Keywords: Obestatin; Ghrelin; Wistar rat; Glucose; Insulin; IVGTT;

Ghrelin and obestatin: Different role in fetal lung development? by Susana Nunes; Cristina Nogueira-Silva; Emanuel Dias; Rute S. Moura; Jorge Correia-Pinto (2150-2158).
Ghrelin and obestatin are two proteins that originate from post-translational processing of the preproghrelin peptide. Various authors claim an opposed role of ghrelin and obestatin in several systems. Preproghrelin mRNA is significantly expressed in airway epithelium throughout lung development, predominantly during the earliest stages. The aim of this study was to evaluate the role of ghrelin and obestatin in fetal lung development in vitro. Immunohistochemistry studies were performed at different gestational ages in order to clarify the expression pattern of ghrelin, GHS-R1a, obestatin and GPR39 during fetal lung development. Fetal rat lung explants were harvested at 13.5 days post-conception (dpc) and cultured during 4 days with increasing doses of total ghrelin, acylated ghrelin, desacyl-ghrelin, ghrelin antagonist (D-Lys(3)-GHRP-6) or obestatin. Immunohistochemistry studies demonstrated that ghrelin, GHS-R1a, obestatin and GPR39 proteins were expressed in primitive rat lung epithelium throughout all studied gestational ages. Total and acylated ghrelin supplementation significantly increased the total number of peripheral airway buds, whereas desacyl-ghrelin induced no effect. Moreover, GHS-R1a antagonist significantly decreased lung branching. Finally, obestatin supplementation induced no significant effect in the measured parameters. The present study showed that ghrelin has a positive effect in fetal lung development through its GHS-R1a receptor, whereas obestatin has no effect on lung branching.
Keywords: Ghrelin; Obestatin; GHS-R1a; GPR39; Fetal lung; Development;

Desacyl ghrelin inhibits the orexigenic effect of peripherally injected ghrelin in rats by Tobias Inhoff; Hubert Mönnikes; Steffen Noetzel; Andreas Stengel; Miriam Goebel; Q. Thai Dinh; Andrea Riedl; Norbert Bannert; Anna-Sophia Wisser; Bertram Wiedenmann; Burghard F. Klapp; Yvette Taché; Peter Kobelt (2159-2168).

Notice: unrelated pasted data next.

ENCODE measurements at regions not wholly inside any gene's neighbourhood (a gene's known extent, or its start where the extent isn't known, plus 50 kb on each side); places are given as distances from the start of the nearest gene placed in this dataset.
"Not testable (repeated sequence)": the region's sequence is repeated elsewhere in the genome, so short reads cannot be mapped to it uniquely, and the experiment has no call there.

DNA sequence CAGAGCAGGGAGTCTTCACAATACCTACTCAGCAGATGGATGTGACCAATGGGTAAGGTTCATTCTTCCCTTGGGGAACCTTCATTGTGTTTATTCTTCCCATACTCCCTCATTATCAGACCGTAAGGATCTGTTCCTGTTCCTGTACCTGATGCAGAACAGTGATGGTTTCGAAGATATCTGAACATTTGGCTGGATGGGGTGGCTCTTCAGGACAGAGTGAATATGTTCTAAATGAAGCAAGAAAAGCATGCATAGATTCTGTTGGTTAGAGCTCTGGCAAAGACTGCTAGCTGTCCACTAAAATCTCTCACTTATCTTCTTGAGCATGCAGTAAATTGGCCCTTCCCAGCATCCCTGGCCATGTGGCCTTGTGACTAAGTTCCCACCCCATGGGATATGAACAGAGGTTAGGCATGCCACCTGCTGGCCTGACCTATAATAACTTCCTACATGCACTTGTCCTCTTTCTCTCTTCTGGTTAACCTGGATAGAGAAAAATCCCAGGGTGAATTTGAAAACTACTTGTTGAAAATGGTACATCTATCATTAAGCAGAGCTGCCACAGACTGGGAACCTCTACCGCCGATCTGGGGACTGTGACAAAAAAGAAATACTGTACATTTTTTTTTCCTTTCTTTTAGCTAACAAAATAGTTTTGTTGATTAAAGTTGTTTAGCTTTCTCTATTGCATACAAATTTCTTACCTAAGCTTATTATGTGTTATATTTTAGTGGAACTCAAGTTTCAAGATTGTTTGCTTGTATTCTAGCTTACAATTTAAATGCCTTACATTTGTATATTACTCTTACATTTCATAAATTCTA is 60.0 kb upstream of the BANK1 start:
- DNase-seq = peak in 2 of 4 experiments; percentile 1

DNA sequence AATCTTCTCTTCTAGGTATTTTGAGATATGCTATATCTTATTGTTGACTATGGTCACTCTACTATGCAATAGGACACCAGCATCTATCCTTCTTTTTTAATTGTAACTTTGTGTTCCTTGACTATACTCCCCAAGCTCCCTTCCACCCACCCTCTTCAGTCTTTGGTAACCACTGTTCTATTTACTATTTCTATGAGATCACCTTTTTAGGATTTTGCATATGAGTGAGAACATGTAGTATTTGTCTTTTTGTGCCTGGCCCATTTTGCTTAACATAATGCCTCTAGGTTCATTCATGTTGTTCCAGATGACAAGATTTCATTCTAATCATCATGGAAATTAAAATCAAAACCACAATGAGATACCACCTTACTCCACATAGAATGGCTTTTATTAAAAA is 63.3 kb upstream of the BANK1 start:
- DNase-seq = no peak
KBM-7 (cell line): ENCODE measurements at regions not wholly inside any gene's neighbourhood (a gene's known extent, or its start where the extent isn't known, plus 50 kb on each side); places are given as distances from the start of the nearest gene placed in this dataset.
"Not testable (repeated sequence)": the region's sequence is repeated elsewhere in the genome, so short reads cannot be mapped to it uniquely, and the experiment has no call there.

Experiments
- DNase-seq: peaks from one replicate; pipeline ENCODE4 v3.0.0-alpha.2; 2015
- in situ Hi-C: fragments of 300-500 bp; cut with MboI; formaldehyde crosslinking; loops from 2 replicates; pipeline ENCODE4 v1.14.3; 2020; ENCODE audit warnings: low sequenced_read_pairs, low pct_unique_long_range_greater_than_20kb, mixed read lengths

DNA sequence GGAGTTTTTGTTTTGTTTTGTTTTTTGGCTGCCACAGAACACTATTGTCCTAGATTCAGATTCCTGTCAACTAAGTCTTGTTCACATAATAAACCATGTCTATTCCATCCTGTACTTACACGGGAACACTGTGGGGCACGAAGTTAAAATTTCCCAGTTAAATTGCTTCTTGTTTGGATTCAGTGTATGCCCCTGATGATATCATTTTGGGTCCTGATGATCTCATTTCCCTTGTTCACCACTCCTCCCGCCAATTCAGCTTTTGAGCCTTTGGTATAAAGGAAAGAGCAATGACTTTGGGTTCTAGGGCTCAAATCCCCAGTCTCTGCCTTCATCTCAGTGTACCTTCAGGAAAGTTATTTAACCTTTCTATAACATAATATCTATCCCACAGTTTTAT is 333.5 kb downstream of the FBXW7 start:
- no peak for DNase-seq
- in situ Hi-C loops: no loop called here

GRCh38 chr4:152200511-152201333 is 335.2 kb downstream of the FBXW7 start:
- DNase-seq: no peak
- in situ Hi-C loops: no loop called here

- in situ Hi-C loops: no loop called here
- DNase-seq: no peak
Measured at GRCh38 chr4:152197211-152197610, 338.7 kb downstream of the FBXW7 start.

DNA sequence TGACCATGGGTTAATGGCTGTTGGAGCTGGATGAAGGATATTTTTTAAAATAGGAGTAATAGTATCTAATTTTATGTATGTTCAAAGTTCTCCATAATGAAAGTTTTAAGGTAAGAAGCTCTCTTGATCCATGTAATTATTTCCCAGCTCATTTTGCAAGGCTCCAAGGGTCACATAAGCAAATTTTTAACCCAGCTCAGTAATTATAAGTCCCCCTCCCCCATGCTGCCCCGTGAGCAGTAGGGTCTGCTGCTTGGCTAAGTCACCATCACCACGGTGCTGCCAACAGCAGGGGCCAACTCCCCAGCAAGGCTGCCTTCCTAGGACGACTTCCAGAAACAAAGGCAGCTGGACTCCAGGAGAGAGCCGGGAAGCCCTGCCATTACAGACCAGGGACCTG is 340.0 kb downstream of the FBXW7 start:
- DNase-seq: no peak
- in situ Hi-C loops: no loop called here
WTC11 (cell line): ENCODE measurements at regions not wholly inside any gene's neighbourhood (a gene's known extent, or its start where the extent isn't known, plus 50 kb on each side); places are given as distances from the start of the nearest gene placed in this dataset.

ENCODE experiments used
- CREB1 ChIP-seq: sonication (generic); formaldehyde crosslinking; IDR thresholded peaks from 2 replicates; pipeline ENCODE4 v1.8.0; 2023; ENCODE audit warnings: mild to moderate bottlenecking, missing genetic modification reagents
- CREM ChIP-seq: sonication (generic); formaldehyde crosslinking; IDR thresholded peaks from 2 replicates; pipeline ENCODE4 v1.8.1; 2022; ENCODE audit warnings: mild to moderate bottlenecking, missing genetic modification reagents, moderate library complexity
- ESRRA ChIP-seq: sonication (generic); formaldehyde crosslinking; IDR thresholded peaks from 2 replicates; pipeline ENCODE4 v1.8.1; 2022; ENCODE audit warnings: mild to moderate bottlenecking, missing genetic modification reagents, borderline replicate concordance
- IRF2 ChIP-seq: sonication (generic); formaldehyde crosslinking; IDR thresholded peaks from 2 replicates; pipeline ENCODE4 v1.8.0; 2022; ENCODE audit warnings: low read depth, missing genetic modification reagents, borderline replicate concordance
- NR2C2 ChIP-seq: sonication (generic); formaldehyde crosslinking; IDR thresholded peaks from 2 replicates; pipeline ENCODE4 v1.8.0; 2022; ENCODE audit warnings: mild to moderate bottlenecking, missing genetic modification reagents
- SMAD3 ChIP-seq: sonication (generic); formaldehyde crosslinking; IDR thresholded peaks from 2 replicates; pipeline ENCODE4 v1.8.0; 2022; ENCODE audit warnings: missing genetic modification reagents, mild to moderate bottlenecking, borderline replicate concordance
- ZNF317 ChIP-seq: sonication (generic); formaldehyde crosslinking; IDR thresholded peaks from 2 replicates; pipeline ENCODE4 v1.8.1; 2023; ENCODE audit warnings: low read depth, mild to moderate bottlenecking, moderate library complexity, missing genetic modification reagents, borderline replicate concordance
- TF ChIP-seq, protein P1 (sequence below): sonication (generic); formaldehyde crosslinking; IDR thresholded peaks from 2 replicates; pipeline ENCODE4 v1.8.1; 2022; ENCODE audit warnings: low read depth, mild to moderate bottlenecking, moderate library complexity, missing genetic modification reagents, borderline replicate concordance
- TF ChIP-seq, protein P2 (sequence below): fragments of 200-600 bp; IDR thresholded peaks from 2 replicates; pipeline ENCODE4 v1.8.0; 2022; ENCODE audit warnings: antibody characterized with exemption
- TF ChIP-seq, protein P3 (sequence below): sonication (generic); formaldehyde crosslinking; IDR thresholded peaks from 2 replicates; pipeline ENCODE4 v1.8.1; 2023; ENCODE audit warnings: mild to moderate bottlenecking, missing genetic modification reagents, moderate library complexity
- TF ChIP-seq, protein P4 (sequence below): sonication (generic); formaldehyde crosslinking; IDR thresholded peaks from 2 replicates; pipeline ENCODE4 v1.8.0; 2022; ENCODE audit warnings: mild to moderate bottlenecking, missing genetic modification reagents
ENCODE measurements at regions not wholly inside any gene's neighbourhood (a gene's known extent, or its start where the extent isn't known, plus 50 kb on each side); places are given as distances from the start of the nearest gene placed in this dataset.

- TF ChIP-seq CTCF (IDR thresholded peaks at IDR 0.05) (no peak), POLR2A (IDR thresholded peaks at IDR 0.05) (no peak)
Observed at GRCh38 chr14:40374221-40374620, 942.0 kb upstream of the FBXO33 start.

Studies showed that the metabolic unlike the neuroendocrine effects of ghrelin could be abrogated by co-administered unacylated ghrelin. The aim was to investigate the interaction between ghrelin and desacyl ghrelin administered intraperitoneally on food intake and neuronal activity (c-Fos) in the arcuate nucleus in non-fasted rats. Ghrelin (13 μg/kg) significantly increased food intake within the first 30 min post-injection. Desacyl ghrelin at 64 and 127 μg/kg injected simultaneously with ghrelin abolished the stimulatory effect of ghrelin on food intake. Desacyl ghrelin alone at both doses did not alter food intake. Both doses of desacyl ghrelin injected separately in the light phase had no effects on food intake when rats were fasted for 12 h. Ghrelin and desacyl ghrelin (64 μg/kg) injected alone increased the number of Fos positive neurons in the arcuate nucleus compared to vehicle. The effect on neuronal activity induced by ghrelin was significantly reduced when injected simultaneously with desacyl ghrelin. Double labeling revealed that nesfatin-1 immunoreactive neurons in the arcuate nucleus are activated by simultaneous injection of ghrelin and desacyl ghrelin. These results suggest that desacyl ghrelin suppresses ghrelin-induced food intake by curbing ghrelin-induced increased neuronal activity in the arcuate nucleus and recruiting nesfatin-1 immunopositive neurons.
Keywords: Rat; Desacyl ghrelin; Ghrelin; Food intake; c-Fos; ARC;

Corticotropin-releasing factor (CRF) is involved in the acute anorexic effect of α-melanocyte-stimulating hormone: A study using CRF-deficient mice by Shoko Kawashima; Satoru Sakihara; Kazunori Kageyama; Takeshi Nigawara; Toshihiro Suda (2169-2174).